The Oncology Unit of Udine, was instituted in the late 1950’s and is one of the oldest in Italy, possibly in Europe. In 2004 the Department of Medical Oncology was born from the merger of two pre-existing units: the "historical" Oncology Unit of the Regional Hospital Santa Maria della Misericordia and the Cancer Clinic which had been recently established by the University of Udine within the Universtity Hospital. Four years later the two hospital structures were unified into one single institution. A few months after the merger, in 2008, the Palliative Care Unit, sited close to the Oncology Ward, was opened. Currently the Department of Oncology is part of the University Hospital of Udine, recently accredited by Joint Commission International as an Academic Teaching Hospital.
The Medical Oncology Department is in an independant building on three levels: on the ground floor there is the Day Hospital Unit, on the second floor the Visiting Rooms for out-patients and on the third floor both the Oncology Ward and the Palliative Care Units are situated.
The Day Hospital is made up of five rooms, with six armchairs which are used for chemotherapy infusion, supportive treatments, blood transfusions and minor procedures such as paracentesis and twelve day-beds. The Oncology Ward is reserved to patients that must undertake chemotherapy or radiotherapy treatments but also supportive care; the Palliative Care Unit is reserved to those patients with advanced disease requiring best supportive care. The Oncology Ward is made of 8 rooms with 20 beds and 2 single occupancy rooms. The Palliative Care Unit has 2 single rooms. In each area there is a separate Nursing Staff: between 20 Nurses and Health Care Assistants work in the Day Hospital and 33 Nurses and Health Care Assistants work on the both the Oncology Ward and the Palliative Care Unit. The Nursing and Medical Team devoted to the Palliative Care Unit are highly skilled in palliative care.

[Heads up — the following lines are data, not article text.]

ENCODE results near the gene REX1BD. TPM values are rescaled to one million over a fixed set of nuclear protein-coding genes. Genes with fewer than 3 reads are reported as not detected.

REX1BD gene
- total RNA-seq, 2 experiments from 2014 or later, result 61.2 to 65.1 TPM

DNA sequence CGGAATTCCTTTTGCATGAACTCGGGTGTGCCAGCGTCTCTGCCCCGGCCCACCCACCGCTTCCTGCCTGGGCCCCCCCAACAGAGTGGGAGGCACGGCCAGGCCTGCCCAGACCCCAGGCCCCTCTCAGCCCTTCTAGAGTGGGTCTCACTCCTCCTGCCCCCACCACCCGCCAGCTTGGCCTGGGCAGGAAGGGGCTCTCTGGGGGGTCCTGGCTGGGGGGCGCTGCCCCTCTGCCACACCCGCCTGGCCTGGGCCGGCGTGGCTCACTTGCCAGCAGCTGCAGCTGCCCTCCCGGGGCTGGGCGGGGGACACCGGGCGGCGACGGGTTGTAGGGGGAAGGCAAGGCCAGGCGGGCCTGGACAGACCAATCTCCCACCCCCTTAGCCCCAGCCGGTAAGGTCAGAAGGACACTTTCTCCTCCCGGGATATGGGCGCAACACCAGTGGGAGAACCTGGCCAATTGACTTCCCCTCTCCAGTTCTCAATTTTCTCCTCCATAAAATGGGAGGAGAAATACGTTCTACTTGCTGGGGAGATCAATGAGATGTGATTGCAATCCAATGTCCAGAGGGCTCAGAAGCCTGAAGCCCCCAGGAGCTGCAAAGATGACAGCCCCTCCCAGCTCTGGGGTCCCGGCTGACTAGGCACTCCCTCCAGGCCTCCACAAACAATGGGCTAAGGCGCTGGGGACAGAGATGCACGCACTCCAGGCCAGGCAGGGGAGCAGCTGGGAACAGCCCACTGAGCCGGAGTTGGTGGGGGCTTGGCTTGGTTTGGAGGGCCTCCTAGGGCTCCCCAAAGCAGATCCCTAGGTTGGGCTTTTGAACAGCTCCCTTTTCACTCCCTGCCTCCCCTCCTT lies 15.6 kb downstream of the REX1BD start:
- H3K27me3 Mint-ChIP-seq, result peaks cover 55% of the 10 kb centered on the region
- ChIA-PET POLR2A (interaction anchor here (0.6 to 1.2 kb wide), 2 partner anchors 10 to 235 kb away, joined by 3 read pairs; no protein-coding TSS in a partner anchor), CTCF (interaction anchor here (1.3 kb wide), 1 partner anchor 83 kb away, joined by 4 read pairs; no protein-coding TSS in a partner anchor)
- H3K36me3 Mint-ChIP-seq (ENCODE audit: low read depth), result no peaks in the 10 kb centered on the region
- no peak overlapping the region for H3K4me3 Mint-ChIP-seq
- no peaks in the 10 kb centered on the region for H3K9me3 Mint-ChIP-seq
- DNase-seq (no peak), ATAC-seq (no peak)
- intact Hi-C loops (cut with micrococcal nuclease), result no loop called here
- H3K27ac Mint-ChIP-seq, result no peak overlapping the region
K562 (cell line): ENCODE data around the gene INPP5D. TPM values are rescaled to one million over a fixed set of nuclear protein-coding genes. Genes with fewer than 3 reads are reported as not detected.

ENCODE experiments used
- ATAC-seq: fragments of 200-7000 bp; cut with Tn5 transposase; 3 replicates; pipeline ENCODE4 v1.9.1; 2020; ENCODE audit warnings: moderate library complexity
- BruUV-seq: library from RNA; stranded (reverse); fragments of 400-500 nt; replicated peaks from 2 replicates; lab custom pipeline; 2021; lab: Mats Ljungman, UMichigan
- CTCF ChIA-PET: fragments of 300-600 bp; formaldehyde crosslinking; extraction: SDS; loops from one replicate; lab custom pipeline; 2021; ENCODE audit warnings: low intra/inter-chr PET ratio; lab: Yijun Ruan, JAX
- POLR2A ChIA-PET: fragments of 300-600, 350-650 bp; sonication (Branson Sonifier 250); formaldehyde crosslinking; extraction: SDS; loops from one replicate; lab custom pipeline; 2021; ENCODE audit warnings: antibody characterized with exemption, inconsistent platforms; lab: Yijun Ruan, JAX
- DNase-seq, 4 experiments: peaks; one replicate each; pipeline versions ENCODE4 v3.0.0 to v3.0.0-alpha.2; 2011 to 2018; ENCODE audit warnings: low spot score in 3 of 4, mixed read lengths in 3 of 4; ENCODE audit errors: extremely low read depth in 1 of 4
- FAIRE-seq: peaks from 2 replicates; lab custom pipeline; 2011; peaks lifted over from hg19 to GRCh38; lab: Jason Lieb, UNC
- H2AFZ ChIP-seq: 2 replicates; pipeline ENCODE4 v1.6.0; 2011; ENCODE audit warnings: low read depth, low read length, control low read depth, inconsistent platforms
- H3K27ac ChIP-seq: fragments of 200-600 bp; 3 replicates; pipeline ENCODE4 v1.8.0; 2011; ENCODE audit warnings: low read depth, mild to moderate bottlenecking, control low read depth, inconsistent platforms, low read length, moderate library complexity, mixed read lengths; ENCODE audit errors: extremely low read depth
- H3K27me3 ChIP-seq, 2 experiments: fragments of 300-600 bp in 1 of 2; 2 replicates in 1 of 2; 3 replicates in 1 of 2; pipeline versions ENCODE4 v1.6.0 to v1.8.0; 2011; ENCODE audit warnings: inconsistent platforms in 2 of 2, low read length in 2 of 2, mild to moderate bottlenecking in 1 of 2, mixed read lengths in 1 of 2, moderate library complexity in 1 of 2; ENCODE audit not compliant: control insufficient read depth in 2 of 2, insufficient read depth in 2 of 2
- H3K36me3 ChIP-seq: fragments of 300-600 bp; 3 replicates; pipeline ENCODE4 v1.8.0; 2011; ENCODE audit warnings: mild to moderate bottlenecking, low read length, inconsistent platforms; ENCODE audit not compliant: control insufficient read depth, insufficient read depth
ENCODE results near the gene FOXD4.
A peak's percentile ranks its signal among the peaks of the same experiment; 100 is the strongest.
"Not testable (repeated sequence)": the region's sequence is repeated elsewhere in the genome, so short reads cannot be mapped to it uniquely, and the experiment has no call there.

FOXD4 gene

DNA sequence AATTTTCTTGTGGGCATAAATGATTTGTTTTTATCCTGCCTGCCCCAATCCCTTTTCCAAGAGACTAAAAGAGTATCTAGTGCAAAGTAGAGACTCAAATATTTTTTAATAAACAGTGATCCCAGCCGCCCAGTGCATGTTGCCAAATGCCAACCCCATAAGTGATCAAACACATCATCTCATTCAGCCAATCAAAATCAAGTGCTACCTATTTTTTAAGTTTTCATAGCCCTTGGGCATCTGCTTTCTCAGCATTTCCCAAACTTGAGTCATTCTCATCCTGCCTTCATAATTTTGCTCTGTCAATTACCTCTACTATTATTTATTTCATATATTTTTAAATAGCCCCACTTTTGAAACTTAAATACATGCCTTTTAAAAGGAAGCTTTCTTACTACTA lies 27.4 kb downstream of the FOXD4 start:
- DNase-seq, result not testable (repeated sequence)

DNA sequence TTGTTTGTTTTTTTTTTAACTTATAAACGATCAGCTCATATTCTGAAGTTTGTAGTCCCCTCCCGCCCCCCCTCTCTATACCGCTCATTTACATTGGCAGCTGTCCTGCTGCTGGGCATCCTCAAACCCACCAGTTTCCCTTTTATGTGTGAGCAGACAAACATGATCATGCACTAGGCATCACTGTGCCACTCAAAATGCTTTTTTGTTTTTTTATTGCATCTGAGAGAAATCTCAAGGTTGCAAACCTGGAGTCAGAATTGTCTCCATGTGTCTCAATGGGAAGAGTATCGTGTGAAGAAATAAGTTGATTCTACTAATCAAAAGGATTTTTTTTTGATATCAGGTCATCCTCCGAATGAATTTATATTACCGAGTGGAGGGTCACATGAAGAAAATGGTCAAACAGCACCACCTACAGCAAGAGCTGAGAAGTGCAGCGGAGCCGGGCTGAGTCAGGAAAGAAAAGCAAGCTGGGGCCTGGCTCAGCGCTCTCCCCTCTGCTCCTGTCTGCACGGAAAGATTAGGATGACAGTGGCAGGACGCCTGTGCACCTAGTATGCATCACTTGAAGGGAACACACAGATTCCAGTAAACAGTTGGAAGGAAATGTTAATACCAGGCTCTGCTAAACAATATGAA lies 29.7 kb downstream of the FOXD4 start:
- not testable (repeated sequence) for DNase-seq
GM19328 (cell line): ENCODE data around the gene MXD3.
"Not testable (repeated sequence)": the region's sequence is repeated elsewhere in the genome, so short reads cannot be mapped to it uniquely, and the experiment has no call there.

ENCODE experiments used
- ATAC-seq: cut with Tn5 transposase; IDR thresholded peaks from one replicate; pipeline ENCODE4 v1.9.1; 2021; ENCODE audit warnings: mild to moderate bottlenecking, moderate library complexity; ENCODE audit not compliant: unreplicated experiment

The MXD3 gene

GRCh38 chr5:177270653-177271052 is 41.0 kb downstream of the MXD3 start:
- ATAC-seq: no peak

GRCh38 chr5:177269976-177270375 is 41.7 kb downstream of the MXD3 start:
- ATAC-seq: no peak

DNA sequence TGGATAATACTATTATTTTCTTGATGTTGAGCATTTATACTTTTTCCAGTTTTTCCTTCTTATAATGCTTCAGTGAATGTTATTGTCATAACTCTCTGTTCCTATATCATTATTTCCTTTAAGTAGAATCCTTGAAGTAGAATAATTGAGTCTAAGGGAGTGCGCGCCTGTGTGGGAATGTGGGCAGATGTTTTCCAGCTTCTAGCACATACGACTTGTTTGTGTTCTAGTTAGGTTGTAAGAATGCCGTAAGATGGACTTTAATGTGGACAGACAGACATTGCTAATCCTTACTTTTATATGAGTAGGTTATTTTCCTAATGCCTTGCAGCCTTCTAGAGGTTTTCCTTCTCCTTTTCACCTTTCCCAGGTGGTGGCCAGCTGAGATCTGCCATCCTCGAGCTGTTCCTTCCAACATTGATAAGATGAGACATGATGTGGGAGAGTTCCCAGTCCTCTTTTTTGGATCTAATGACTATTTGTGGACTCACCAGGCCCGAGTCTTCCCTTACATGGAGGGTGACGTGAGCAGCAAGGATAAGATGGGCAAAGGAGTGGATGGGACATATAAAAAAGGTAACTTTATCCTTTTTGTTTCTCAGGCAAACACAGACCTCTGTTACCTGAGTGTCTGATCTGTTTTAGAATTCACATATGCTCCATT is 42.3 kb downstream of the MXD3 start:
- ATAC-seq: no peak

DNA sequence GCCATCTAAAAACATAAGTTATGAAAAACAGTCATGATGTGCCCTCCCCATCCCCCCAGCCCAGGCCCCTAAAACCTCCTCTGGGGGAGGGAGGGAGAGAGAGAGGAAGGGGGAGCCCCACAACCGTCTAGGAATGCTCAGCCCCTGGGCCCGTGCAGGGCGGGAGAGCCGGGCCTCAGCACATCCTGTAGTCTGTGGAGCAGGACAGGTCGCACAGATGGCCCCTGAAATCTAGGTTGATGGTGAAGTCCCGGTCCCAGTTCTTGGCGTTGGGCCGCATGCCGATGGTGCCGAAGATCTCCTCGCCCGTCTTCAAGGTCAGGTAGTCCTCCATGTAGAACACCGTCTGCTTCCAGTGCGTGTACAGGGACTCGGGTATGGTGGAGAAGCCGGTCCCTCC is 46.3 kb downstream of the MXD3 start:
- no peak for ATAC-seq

The Medical Staff is composed of 18 Medical Oncology Consultants and 17 Trainee in Medical Oncology. There are also four Psychologists working in our Department, three available for out-patients and one dedicated to in-patients. There is a Welfare Worker, a Physiotherapist, a Dietician and a Spiritual Assistant working in the Oncology Ward and Palliative Care Unit.
Each patient starting chemotherapy are provided with a leaflet explaining the principal treatment side effects and how to manage them, together with useful phone numbers in case of emergencies. As a result of the collaboration with voluntary associations, two more guides are provided to patients, with all the information about services, facilities and assistances available both in hospital and local areas.
There is also in the Department a consultation room dedicated to unplanned medical assessments, most of them related to treatment side effects or disease complications. This is an everyday service covered by a Trainee in Medical Oncology and a Medical Oncology Consultant.
In our department the Medical Oncology Consultants and all Trainees in Medical Oncology are subdivided into groups, each dedicated to the main tumour types: Breast, Gastro-Intestinal (GI), Thoracic and Genitourinary (GU) group. Recently, Head & Neck (H&N) the Central Nervous System (CNS) and Skin & Melanoma groups have been activated. As clinical research is one of the main interest and objectives of our Deparmtent, our Institute is an active recruiting centre for several national and international, sponsored and spontaneous clinical trials with almost 50 trials currently on going. Both clinical and research meetings are regularly planned in our institution: the weekly MDTs for each subspecialities and meetings to discuss specific clinical cases twice a week. There is a weekly management meeting, a monthly research group meeting and a weekly Journal Club. Seminars and conferences are also periodically organized in our institute, also in collaboration with other cancer centres.
Palliative and supportive care
The Palliative Care Unit isprovided with sofa beds available for relatives. Its facilities are designed to assure both a comfortable and private place for patients and caregivers where patient’s relatives are allowed to stay night and day. A Medical Oncology Consultant and a Trainee in Medical Oncology examine the patients during the daily ward round; a Trainee in Medical Oncology is on site and a Consultant is on call during the night. Psychosocial problems are identified and dealt with during regular meetings between the patient and/or his/her family and doctors, nurses and Welfare Worker. The Welfare Worker helps to find the best continuing care at home, once the patient is discharged and is in contact with the community team. Our Psychologist offers psychological support to care givers during all the phases of disease and during the grief. Finally, a great help comes from volunteers, affiliated to cancer charities. A written document (called “Carta dei servizi”) provides all information for supporting patients at home.